‘Distance no bar for trade’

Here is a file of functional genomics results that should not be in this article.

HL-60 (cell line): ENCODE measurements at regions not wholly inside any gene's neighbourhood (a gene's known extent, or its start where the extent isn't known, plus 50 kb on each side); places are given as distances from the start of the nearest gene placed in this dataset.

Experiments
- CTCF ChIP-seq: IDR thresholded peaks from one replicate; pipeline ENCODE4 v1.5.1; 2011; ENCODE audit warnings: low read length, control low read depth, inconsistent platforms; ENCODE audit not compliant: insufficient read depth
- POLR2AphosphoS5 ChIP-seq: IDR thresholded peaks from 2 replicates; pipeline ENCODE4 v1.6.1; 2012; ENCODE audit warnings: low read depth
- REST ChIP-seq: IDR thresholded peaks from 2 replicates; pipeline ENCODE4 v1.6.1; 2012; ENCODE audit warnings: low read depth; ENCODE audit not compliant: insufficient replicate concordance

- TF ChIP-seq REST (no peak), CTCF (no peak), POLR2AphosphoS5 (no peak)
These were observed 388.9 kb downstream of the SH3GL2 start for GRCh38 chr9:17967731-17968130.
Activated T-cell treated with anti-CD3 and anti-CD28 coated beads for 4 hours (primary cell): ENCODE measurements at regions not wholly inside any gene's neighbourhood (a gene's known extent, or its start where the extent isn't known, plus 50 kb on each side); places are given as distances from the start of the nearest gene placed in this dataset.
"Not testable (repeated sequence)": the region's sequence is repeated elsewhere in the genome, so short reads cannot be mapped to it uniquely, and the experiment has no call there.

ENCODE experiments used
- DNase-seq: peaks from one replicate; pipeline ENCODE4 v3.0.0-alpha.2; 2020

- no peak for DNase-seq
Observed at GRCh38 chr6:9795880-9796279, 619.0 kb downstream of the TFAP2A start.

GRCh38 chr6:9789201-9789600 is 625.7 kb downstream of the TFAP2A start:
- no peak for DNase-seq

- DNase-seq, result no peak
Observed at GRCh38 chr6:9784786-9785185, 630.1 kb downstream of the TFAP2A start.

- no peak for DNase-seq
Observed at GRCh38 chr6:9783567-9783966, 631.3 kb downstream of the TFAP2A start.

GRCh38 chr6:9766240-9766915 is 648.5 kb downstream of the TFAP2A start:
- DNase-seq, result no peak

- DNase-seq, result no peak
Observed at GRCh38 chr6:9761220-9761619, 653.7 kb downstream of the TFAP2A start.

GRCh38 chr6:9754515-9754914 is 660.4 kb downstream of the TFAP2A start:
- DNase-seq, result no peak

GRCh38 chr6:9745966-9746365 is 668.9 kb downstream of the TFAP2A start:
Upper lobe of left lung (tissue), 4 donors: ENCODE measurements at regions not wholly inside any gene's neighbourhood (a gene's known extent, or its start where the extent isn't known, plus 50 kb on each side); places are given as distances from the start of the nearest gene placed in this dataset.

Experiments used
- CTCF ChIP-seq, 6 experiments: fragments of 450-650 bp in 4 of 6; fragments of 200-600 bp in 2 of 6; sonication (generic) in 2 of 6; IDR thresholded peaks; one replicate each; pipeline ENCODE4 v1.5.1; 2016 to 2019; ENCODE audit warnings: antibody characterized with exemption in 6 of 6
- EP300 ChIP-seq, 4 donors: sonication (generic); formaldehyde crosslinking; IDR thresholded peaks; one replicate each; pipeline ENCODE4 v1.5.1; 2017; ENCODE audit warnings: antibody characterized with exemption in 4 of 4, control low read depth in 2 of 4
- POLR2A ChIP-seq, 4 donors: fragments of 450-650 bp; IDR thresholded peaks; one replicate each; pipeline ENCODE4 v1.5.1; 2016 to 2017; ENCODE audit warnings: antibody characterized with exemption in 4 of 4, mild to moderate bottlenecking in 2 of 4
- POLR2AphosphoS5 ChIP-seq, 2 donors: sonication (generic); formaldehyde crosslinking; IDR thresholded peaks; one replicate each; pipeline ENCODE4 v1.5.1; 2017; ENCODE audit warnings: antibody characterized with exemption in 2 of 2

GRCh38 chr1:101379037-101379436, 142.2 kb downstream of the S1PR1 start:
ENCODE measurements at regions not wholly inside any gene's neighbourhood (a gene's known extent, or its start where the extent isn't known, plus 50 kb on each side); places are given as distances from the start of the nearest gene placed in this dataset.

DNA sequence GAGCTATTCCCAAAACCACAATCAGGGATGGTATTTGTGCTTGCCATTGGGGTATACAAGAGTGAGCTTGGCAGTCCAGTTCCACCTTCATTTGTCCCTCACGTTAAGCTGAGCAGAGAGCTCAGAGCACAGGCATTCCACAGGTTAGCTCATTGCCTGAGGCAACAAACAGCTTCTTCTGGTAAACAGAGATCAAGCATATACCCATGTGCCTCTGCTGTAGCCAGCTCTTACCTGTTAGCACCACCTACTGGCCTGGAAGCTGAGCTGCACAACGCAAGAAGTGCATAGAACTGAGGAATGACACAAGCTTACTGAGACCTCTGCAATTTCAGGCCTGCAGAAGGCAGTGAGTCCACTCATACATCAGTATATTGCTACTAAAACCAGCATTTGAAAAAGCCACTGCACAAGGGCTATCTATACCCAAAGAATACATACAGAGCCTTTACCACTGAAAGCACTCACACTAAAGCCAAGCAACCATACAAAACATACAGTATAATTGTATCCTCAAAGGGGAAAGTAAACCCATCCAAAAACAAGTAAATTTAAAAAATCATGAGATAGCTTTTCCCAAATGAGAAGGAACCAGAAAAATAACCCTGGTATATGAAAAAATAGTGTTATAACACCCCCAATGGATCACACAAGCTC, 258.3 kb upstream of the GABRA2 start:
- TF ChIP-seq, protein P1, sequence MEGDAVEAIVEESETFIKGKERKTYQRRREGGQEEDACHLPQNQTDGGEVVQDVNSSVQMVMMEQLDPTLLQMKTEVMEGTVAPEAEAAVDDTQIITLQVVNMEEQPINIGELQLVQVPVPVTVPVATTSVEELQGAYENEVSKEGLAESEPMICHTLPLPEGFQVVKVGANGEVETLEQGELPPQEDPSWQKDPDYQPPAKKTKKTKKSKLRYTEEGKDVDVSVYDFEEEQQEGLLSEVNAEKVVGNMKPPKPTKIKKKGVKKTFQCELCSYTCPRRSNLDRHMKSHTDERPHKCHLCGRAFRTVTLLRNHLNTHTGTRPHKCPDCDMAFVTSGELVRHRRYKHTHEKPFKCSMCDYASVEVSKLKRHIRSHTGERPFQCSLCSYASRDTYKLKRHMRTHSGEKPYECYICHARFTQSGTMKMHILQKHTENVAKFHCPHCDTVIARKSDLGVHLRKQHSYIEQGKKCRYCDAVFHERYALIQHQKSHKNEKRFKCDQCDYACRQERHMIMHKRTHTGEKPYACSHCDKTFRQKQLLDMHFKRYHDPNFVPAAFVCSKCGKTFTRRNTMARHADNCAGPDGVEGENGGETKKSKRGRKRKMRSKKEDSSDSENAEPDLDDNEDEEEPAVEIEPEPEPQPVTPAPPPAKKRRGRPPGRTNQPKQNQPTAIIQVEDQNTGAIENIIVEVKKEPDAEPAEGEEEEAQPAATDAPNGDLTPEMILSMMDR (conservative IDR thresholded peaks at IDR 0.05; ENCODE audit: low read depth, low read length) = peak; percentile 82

NO COUNTRY is more distant from India than Chile. However, that does not hinder growth in trade between the two countries, feels Jorge Heine, Chilean ambassador to India. Having boosted Chile’s exports to India in a big way in the past couple of years, the envoy is looking forward to greater investment flows between the two countries. Mr Heine spoke to Amiti Sen and G Ganapathy Subramaniam about the prospects for stronger economic linkages between India and Chile . Excerpts: Why do you think economic linkages between India and Chile can improve significantly despite the geographical distance separating the two? There are tremendous complementarities between India and south America. India needs lots of natural resources for its industrial development and infrastructure. South America is the richest region in the world in terms of commodities and natural resources. We have oil, iron ore, copper, gold, silver and a lot of agricultural produce. A lot of raw materials that India needs is available in Latin America. Geography is not a issue at all. India trades more with Chile than with Bangladesh. We export mostly commodities while India exports high-end products like cars, engineering equipment, chemicals, pharmaceuticals, textiles and diamonds. There is a lot of potential for increasing trade in these areas. What are your expectations from the India-Chile trade agreement? The PTA, which was signed last year, is about to be ratified by the Chilean Congress. It will give impetus to further trade. Although it is a modest agreement involving just 300 products, it is a good start. It is the first trade agreement which will be implemented between India and Latin America since the India-Mercosur agreement has not been ratified yet. Which are the key areas that Indian exporters should focus on? While India is doing very well in a number of sectors, pharma is emerging as an area where India should focus on. I held a seminar on Indian pharma and Chilean health system in San Diego in June 2005 and Indian pharma companies travelled all over Chile. Since then pharma exports to Chile from India has picked up. I think it is a win-win situation. We need affordable pharma products, while India needs to expand its market. Are Indian companies being encouraged to invest in Chile? India’s presence in manufacturing is growing in south America and also Chile, not just in terms of sales but also in terms of joint ventures. Tata Motors is in joint venture with a Brazilian bus company making buses. Essar has a 1.2 million steel project in the region. There is also tremendous opportunity in the IT sector. TCS is in Chile after buying a Chilean company in 2005. HCL is setting up a centre in our country. However, what we are most excited about is the possibilities of tie-ups in offshoring. Companies in India are exploring possibilities of setting up shop in Chile which is in the same time zone as the US east. Our minister of economic affairs will be visiting India in January, along with a number of our IT companies and they will go to Bangalore, Delhi and Mumbai to look at opportunities. Apart from copper, what are the key items exported from Chile to India? We are the world’s largest producer and exporter of copper. As much as 75% of our forex earnings comes from copper. However, we are also focusing on exporting other items. We are one of the biggest exporters of fresh fruits, wood and wood products and fisheries. Our exports have grown from $9 billion in 1990 to $60 billion in 2006 mainly because of our efforts to diversify our products. Apart from copper, we are also focusing on other products like fresh fruits. This year our fruit exports to India will touch $8 million from almost nothing three years ago. This has also been possible due to the cold-storage technology which keep fruits fresh throughout their shipping time. This was not possible ten years ago. Using these technologies, India can export tropical fruits like mangoes to south America. Is India a good market for Chilean wine? Do you think the recent cut in duties will help in increasing exports? We have 18 distributors of Chilean wine in India. I have seen people enjoy it in cities like Mumbai, Goa and Bangalore. However, the problem is the duties. The price of wine in India is outrageous. While some duties have been reduced, the state governments are going to impose other taxes. We are waiting to see if the total duties would actually go down.